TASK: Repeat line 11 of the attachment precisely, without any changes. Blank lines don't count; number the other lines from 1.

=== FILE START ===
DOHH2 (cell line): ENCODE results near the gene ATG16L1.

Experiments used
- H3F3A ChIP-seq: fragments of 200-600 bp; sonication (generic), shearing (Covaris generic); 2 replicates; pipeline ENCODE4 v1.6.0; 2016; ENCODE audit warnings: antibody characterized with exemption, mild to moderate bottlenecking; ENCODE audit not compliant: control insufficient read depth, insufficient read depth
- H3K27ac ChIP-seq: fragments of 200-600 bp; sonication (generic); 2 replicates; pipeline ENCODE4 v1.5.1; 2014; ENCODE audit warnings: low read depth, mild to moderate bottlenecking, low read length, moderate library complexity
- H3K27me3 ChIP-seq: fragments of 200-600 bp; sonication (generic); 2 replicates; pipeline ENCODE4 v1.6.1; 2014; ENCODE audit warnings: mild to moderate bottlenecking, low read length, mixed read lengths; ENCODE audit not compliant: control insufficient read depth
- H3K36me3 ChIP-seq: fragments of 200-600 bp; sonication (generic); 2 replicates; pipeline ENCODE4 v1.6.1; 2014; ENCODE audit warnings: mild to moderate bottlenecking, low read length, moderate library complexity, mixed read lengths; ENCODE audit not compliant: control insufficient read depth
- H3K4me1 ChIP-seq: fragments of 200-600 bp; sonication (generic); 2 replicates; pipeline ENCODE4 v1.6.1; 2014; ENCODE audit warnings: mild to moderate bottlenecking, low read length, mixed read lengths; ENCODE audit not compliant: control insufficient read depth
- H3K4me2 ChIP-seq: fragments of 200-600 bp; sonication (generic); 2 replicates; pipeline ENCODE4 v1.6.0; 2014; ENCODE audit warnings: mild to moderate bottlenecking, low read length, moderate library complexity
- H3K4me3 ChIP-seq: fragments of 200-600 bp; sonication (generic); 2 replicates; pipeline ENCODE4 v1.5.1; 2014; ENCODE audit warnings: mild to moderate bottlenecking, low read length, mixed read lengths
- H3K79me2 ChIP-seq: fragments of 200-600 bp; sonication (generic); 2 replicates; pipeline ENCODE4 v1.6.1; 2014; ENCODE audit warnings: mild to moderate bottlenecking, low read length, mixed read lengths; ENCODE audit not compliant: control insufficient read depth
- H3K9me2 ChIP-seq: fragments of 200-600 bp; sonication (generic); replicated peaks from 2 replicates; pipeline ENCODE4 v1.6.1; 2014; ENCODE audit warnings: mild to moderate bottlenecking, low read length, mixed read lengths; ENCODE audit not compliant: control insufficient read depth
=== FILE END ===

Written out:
- H3K9me2 ChIP-seq: fragments of 200-600 bp; sonication (generic); replicated peaks from 2 replicates; pipeline ENCODE4 v1.6.1; 2014; ENCODE audit warnings: mild to moderate bottlenecking, low read length, mixed read lengths; ENCODE audit not compliant: control insufficient read depth